Murphy’s War

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MURPHY’S WAR ,an offbeat WW2 adventure, sank without leaving much trace in 1971, settling at 97th place, losing most of its $5,000,000 investment. Downbeat, it was never destined to be much of an audience-grabber, with its unfamiliar (albeit striking) setting, handful of half-sketched characters, unexplained behavior reverses and prolonged, unsatisfying conclusion. The exotic locations and some superior cinematography of aerial sequences are worth seeking out for escapist and/or war genre fans rounding out their check-lists.

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Near the end of WW2, a British merchant ship is sunk by a Nazi U-boat off the coast of Venezuela. Slaughtering the escaping crew, they miss ‘Murphy’ (Peter O’Toole) who makes it to an Orinoco river community inhabited by local fishermen, a Quaker doctor (Sian Phillips–O’Toole’s wife) and a French civilian (Philippe Noiret) left by his company to watch their oil site and dredging equipment. Recovering in this backwater, Murphy convinced that the German sub is in a nearby tributary, undertakes to single-handedly sink her and exact revenge for his murdered crew-mates.

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It half-works.  The actors are fine (oddly, with O’Toole actually playing an Irishman for once, hearing him do so is somehow distracting—plus Murphy is pretty much of a dip). The mechanics and labors of Murphy’s ingenious schemes are filmed in a details- interesting and unhurried way, and though the script (Stirling Silliphant) makes a hash of his motivation, as well as the responses of the others caught up in his private war, there are some stunning scenes involving his perilous takeoff, flights and landing of a sea-plane—these are the movie’s standout highlights.  The wide expanses of tropical scenery are well-captured by Douglas Slocombe’s camera. *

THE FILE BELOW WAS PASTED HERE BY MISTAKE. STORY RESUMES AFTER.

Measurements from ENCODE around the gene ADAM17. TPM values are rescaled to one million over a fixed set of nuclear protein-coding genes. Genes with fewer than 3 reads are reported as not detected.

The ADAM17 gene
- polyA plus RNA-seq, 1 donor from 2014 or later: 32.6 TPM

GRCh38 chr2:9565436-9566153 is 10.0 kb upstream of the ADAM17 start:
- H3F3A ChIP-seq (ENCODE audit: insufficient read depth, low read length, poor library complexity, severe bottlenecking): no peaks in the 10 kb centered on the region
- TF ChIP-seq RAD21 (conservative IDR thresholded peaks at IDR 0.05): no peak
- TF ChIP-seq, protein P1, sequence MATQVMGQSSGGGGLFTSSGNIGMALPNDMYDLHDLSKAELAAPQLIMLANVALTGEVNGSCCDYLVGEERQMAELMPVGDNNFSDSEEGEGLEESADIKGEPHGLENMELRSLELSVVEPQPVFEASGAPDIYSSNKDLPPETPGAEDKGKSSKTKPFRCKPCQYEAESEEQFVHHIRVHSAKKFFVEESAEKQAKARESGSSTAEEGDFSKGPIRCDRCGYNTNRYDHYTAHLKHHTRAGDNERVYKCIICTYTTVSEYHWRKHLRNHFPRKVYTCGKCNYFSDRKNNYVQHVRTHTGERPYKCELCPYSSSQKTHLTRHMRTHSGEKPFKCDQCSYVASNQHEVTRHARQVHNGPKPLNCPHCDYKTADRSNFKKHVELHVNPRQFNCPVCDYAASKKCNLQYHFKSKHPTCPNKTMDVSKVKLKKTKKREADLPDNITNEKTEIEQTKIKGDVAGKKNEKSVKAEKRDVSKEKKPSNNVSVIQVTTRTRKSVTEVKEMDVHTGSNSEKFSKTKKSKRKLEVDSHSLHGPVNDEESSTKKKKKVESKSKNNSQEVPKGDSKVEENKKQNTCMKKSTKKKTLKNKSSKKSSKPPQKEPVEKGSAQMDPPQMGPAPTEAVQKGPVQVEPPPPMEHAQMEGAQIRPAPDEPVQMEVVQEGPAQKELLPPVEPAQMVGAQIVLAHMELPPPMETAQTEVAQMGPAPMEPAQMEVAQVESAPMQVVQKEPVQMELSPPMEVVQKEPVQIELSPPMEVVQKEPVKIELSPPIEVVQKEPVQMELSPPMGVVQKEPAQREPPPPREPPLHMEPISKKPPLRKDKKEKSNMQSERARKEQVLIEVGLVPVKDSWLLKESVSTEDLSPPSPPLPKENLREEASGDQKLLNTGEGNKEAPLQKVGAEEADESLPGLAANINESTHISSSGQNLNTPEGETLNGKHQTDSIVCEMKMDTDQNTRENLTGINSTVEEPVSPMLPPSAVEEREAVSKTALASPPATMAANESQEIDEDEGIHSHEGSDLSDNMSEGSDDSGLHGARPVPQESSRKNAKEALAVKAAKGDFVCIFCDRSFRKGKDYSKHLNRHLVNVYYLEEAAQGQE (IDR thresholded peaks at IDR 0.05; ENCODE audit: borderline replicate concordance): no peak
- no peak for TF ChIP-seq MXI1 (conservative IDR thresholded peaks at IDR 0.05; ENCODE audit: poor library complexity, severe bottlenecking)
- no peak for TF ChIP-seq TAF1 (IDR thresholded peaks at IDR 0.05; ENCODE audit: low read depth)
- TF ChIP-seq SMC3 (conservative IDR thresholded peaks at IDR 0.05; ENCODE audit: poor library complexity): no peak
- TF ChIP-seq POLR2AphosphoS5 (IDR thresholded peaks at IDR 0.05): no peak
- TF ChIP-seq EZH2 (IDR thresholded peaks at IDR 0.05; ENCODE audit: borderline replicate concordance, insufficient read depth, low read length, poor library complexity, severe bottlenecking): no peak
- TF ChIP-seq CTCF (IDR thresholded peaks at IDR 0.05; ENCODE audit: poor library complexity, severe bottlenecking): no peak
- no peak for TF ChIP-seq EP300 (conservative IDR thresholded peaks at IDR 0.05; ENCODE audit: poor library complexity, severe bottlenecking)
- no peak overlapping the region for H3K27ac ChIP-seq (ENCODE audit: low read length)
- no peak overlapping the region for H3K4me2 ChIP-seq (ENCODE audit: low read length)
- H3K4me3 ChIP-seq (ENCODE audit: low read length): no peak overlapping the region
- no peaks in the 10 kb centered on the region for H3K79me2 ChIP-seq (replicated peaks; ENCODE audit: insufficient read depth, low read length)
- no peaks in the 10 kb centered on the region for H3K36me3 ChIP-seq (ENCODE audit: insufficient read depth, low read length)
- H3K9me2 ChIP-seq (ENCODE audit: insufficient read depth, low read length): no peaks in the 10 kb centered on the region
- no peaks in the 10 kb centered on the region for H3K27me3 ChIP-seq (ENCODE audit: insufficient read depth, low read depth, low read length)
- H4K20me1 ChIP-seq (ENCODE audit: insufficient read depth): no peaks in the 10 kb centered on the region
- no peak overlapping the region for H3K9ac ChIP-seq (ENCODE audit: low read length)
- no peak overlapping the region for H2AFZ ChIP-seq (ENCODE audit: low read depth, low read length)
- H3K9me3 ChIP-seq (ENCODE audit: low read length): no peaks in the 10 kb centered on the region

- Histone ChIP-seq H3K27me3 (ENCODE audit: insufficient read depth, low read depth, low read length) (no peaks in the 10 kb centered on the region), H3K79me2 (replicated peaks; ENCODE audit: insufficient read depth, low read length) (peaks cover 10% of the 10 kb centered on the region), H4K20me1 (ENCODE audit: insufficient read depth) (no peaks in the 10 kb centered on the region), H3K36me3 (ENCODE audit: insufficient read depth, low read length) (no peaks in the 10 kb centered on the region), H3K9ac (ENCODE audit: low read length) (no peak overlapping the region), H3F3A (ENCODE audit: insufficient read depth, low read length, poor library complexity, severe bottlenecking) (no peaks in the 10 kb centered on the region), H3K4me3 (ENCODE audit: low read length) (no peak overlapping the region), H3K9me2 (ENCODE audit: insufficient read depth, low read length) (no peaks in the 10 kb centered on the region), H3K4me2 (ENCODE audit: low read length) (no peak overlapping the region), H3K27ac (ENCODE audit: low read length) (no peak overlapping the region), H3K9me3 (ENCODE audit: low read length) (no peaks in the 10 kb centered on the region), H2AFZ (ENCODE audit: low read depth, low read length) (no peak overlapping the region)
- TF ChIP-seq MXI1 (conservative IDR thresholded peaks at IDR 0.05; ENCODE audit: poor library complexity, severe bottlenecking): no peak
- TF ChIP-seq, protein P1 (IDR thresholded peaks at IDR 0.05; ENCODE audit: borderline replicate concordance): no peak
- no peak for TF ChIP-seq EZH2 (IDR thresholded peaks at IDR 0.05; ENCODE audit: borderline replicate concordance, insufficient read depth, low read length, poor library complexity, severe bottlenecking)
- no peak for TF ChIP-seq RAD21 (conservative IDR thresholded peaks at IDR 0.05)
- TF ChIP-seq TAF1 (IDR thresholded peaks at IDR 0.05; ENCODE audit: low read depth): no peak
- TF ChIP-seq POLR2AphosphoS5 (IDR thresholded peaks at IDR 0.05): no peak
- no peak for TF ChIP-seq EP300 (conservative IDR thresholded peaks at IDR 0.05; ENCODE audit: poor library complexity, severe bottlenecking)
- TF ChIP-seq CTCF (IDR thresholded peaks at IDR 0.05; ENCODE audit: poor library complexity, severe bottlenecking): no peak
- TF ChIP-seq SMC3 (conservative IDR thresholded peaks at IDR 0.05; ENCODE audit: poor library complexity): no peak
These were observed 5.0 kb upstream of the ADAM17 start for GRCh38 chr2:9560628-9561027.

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John Barry provides an okay score–within a minute before his name came up on the opening credits my movie composer-attuned ears wiggled “hey, that sounds like John Barry”.

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Peter Yates directed an arduous and unhappy 7-week shoot on the steamy Orinoco locations. According to Robert Sellers, author of “Hellraisers”, one crew member recalled the atmosphere as “picnicking on Vesuvius”, with 75 Venezuelan soldiers on hand to make sure no-one was kidnapped by terrorists.  Miserable, Our Man O’Toole indulged himself by doing most of his stunts (and of course, drinking like a fiend). He was quoted: “In Venezuela I even fly a seaplane. If you want to see a picture of sheer terror have a look at the shots of me when I first fly that seaplane.”

It joins a slew of WW2 pix from the era that laid on the futility angle, items like Hell In The Pacific, Castle Keep, The Bridge At Remagen, None But The Brave. With Horst Janson. 107 minutes.

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* The great Frank Tallman handled the exciting and frankly nutty flying action. Tallman’s other bravura displays of aerobatic insanity can be savored in It’s A Mad, Mad, Mad, Mad World, Capricorn One, Catch-22, The Great Waldo Pepper and 1941. Like his business partner and fellow daredevil Paul Mantz (killed at 61 making The Flight Of The Phoenix), Tallman perished in a plane crash, during a routine transport trip in 1978. He made it two days beyond turning 59.

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